Pleural effusion overview

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Overview

Historical Perspective

Classification

Pathophysiology

Causes

Differentiating Pleural Effusion from other Diseases

Epidemiology and Demographics

Risk Factors

Natural History, Complications and Prognosis

Diagnosis

History and Symptoms

Physical Examination

Laboratory Findings

Chest X Ray

CT

MRI

Echocardiography or Ultrasound

Other Diagnostic Studies

Treatment

Surgery

Medical Therapy

Primary Prevention

Secondary Prevention

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Editor-In-Chief: C. Michael Gibson, M.S., M.D. [1] Associate Editor(s)-in-Chief:

Overview

Pleural effusion is defined as the presence of excessive fluid in the pleural cavity resulting from transudation or exudation from the pleural surfaces. In normal conditions, the pleural space contains a small amount of fluid (≈0.3 mL·kg-1) maintained by a complex interplay of hydrostatic pressures and lymphatic drainage, which allows for steady liquid and protein turnover.[1] Pathological processes may lead to the development of pleural effusions by causing disequilibrium between the rates of pleural fluid formation, pleural permeability and pleural fluid absorption. Pleural effusion may be secondary to pleural processes, pulmonary disorders, systemic conditions, and medications. A systematic approach with a comprehensive clinical history and physical examination is required for establishing the etiology.

Historical Perspective

Classification

Pathophysiology

Healthy individuals have less than 15 ml of fluid in each pleural space. Normally, fluid enters the pleural space from the capillaries in theparietal pleura, from interstitial spaces of the lung via the visceral pleura, or from the peritoneal cavitythrough small holes in the diaphragm. This fluid is normally removed by lymphatics in the visceral pleura, which have the capacity to absorb 20 times more fluid than is normally formed. When this capacity is overwhelmed, either through excess formation or decreased lymphatic absorption, a pleural effusion develops.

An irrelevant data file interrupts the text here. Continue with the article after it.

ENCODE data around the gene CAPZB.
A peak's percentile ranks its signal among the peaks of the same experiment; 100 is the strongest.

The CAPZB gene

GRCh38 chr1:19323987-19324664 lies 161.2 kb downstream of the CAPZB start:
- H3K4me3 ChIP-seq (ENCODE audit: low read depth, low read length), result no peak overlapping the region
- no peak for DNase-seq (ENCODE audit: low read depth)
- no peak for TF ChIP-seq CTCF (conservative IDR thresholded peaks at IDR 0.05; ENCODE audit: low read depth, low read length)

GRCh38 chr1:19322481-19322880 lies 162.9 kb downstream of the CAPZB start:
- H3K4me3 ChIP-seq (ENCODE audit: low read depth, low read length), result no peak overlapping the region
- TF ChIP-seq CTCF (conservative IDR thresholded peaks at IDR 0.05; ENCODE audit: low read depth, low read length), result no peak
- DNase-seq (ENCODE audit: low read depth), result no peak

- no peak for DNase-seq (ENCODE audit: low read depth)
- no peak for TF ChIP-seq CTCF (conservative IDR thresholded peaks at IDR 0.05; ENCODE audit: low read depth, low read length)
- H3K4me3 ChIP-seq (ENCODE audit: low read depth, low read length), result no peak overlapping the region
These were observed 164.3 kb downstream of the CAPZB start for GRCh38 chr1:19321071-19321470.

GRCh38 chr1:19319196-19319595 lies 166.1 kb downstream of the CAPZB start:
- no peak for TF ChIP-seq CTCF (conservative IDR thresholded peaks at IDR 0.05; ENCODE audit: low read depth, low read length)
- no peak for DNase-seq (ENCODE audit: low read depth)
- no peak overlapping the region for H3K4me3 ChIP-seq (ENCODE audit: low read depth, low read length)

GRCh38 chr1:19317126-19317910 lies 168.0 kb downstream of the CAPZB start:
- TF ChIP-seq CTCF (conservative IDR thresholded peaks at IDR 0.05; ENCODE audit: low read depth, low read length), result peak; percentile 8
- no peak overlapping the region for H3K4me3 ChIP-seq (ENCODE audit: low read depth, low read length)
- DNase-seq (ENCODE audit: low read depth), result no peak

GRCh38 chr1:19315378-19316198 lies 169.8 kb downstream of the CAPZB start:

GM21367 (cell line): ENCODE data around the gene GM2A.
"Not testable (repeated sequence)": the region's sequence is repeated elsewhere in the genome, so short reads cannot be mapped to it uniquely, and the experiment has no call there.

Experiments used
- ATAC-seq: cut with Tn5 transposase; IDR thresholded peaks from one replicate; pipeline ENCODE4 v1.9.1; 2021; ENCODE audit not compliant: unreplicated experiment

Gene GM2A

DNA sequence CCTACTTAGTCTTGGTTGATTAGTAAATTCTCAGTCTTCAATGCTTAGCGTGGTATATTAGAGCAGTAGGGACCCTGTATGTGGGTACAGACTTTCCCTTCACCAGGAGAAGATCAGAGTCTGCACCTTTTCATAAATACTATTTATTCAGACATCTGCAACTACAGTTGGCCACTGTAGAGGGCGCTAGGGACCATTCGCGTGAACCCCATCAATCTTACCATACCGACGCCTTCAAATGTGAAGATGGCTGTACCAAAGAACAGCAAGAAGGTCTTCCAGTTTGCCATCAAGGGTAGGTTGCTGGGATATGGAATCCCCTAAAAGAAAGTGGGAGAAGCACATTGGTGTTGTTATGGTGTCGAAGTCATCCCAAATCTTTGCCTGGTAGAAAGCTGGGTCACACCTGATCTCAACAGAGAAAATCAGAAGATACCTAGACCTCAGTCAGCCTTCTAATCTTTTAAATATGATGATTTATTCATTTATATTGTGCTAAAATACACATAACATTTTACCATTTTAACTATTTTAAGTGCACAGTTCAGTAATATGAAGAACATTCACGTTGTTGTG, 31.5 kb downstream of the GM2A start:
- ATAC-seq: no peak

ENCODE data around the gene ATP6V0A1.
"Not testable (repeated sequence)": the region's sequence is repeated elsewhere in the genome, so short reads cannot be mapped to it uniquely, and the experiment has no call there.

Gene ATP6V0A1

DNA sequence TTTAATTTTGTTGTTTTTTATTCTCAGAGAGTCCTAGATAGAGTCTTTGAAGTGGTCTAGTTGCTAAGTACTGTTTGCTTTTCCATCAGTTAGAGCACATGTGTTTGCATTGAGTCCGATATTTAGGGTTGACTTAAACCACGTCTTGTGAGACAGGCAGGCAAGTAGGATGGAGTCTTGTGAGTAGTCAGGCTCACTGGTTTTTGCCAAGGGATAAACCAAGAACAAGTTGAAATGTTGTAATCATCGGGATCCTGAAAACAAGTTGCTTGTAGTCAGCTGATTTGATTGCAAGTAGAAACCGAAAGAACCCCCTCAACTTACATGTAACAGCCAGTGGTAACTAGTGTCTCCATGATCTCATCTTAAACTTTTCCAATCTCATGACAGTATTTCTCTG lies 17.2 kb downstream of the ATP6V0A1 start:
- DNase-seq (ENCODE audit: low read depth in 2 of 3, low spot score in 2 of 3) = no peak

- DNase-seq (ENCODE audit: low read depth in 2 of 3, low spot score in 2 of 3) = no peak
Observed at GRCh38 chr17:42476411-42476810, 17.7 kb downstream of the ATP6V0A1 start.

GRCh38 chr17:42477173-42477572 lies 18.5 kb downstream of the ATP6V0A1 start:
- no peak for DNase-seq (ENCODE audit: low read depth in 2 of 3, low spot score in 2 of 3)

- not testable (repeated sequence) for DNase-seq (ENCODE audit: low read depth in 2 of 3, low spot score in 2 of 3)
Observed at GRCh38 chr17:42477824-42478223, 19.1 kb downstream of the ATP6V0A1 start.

Causes

Differentiating Pleural Effusion from other Diseases

Evaluation of a patient with a pleural effusion requires a thorough clinical history and physical examination in conjunction with pertinent laboratory tests and imaging studies. Thoracentesis should not be performed for bilateral effusions in a clinical setting strongly suggestive of a transudate unless there are atypical features or they fail to respond to therapy. Pleural fluid should always be sent for protein, lactate dehydrogenase, Gram stain, cytology and microbiological culture.[2] Additional studies which may be indicated in selected cases include pH, glucose, acid-fast bacilli and tuberculosis culture, triglycerides, cholesterol, amylase, and hematocrit. Light's criteria is applied to distinguish the fluid between transudative or exudative.[3] A broad array of underlying conditions result in exudative effusions, while a limited number of disorders are assoicated with transudative effusions, which include congestive heart failure, cirrhosis, nephrotic syndrome, peritoneal dialysis, hypoalbuminemia, urinothorax, atelectasis, constrictive pericarditis, trapped lung, superior vena caval obstruction, and duropleural fistula.

Epidemiology and Demographics